Yet, the media gives this reality probably 1/100th as much attention as it does to the anger, discord, and disrespect between the warring sides, and to incessant and discomfiting prophesizing on the “worst case.”
This systemic pessimism and negativity is emblematic of what is in my view one of the main conundrums of modern life and business - that in a world of the kind of plenty and opportunity that our grandparents could only dream of, that we too often remain focused on what we don't have, what we can't do and on those things that can go wrong versus the infinitely more consequential and probable number of things that go ever so right.
Exactly why this is the state of affairs is anyone's guess.
But what is equally true is that the real winners in life and business simply do not play this game.
Sure, being human beings they do occasionally indulge in the baser emotions of gossip, envy, and the schadenfreude of watching the mighty fall.
But far from it being their dominant way of thinking or life, those that win embody Peter Drucker’s famous definition of the effective executive and focus on opportunities and not problems.
They invest their precious energy on the doable and the possible.
And they are so wonderfully absorbed in their "micros" that they simply do not have time to concern themselves with the media - saturated “macro” worries of the world.
So, come Christmas, Dirk, Kobe, Lebron and the gang will be back on the hardwood.
It will be, for them, about and only about exactly what it should be – just playing the game.
Each game, every shot - both to win and to the absolute best of their ability.
Everything else is just noise.
The great ones ignore it. Or even better yet, they are just too busy to hear it.
Thanksgiving is the quintessential American holiday.
It acknowledges the best qualities of our great land - hard work, diversity as strength, and a focus on solutions not problems.
Whenever I am feeling down about America’s prospects in this brave new world of ours, I reflect on Thanksgiving’s timeless lessons.
As every school boy and girl knows, Thanksgiving traces its origin from a 1621 Pilgrim harvest feast to celebrate surviving an extremely difficult first winter in the New World.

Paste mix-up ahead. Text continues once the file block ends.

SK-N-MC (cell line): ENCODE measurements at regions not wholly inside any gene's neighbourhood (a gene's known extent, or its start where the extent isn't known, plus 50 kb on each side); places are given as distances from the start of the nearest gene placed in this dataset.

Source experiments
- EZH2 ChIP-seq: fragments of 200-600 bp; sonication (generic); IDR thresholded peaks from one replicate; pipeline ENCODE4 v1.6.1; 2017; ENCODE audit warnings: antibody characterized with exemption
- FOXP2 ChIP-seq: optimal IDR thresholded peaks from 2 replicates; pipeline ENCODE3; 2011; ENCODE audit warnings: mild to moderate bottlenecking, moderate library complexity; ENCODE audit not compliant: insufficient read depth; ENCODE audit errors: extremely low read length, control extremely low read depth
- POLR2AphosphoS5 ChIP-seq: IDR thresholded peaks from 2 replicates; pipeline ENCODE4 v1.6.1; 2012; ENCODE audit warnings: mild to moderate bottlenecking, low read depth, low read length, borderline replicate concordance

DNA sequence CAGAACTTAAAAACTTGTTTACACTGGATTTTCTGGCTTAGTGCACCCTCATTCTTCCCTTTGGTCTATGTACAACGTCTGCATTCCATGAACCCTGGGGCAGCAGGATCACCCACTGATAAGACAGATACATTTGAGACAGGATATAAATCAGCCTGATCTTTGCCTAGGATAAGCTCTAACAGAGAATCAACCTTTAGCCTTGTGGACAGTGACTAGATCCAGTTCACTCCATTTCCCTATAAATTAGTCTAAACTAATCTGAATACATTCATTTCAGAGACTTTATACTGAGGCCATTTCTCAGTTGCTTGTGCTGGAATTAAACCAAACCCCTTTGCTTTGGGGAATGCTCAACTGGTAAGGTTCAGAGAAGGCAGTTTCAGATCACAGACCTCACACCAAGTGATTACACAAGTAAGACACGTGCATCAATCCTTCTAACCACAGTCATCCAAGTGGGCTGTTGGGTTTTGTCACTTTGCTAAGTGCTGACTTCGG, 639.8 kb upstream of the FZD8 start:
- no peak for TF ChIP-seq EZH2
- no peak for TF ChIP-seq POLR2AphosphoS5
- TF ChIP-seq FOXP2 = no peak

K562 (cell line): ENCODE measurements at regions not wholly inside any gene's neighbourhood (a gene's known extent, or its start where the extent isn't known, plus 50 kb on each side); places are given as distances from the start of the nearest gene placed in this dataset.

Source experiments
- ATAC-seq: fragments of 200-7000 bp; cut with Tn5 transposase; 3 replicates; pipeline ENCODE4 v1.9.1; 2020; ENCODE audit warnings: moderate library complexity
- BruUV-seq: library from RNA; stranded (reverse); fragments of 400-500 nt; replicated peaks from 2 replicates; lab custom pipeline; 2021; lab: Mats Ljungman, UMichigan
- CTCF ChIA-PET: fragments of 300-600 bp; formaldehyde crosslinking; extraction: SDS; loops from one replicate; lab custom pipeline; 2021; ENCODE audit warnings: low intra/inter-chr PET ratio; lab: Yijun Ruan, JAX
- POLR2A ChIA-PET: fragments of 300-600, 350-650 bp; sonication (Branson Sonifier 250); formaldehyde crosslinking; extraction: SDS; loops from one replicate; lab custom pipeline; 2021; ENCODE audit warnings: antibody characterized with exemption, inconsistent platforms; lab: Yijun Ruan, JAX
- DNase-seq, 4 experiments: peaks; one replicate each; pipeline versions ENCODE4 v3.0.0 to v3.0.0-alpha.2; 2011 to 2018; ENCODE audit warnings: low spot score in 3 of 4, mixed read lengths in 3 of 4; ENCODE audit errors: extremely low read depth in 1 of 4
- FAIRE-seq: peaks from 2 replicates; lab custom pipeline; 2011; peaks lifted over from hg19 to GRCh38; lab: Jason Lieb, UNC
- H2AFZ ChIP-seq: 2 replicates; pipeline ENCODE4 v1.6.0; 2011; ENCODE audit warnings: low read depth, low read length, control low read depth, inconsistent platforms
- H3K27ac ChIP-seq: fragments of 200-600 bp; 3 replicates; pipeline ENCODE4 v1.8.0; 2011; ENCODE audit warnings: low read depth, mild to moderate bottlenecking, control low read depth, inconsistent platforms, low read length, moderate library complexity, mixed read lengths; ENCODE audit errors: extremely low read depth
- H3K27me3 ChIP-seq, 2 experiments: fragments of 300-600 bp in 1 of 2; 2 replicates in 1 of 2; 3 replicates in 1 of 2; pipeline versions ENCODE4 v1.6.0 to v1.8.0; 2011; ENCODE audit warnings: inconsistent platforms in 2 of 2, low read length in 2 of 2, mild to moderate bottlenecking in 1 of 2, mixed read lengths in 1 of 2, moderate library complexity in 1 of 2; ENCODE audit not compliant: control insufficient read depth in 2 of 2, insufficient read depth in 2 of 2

The Pilgrims owed their survival to the goodwill of the Wampanoag Indians – the original inhabitants of the area - who taught them how to grow corn and how to fish in the very unfamiliar New England soil and seas.
As a gesture of thanks and goodwill, the Pilgrims invited the Wampanoags to sit down and break bread in a spirit of friendship and camaraderie.
What a story. First, let's reflect on the guts, tenacity, sense of adventure, and just “never say die” hard work and perseverance of the Pilgrims.
Think about it - if they can make it then with their oh-so limited 17th Century resources, what can we do, where can we go with our virtually limitless 21st Century ones?
And let's reflect on that happy day of brotherhood and be justifiably proud of the powerful diversity of modern America.
Doubt me? Then spend a Saturday with my 5 year-old son Jay Jay’s AYSO soccer team.
With its Hawaiian coach.
Its son of Ethiopian refugees star player.
And its African - American, Mexican - American and suburban white kid players all happily frolicking in a melting pot scene not to be duplicated virtually anywhere in the world.
Soccer with my sons is a welcome break from what I am sad to say has become a bad, gossipy vice – keeping up with the “news.”
Between the dire talk of deficits, debt crises, unemployment, crime dramas, and natural disasters, if you don't catch yourself you can't help but feel sorry for yourself, the country, and the planet.
It is 99% bunk.
Both the world and America have NEVER offered more opportunities for a larger percentage of
us to live affluent lives, to do self-expressive, remunerative work, and to be amazed daily by the wonders of modern technology and entertainment than it does right now.
This Thursday, let’s give thanks for all that and more.
Happy Thanksgiving to all.
Last week I had the distinct pleasure of visiting with Mr. Rich Correll. Rich’s father, Charles Correll, was “Andy” of the famous radio duo, “Amos ‘n’ Andy”, which at its peak in the 1930’s was the most popular radio show in America.
To get a sense of how famous Rich’s dad was, in the early 1930’s Amos ‘n’ Andy had over 40 million listeners, at a time when the U.S. population was only 122 million!
So Rich grew up in the 1950’s and 1960’s surrounded by the movie stars of the day. His neighbor was Judy Garland, and a great friend of the family and hero to young Rich was Harold Lloyd, one of the most famous stars of the silent film era. As Rich tells it, Harold Lloyd’s Beverly Hills home was so large that “The Playboy Mansion could fit in its garage.”
Visiting with Rich at his home is memorable to say the least. And not just because he is an incredibly gracious host and wonderful teller of Hollywood stories old and new. You see, Rich also happens to own one of the largest and best collections of science fiction, fantasy, and horror memorabilia in the world.
And what a collection it is. From old school Draculas and Frankensteins, through Freddy Krueger and Saw, to Health Ledger’s famous Joker, Rich has it all, knows it all, and shares with great passion the history and importance of every piece.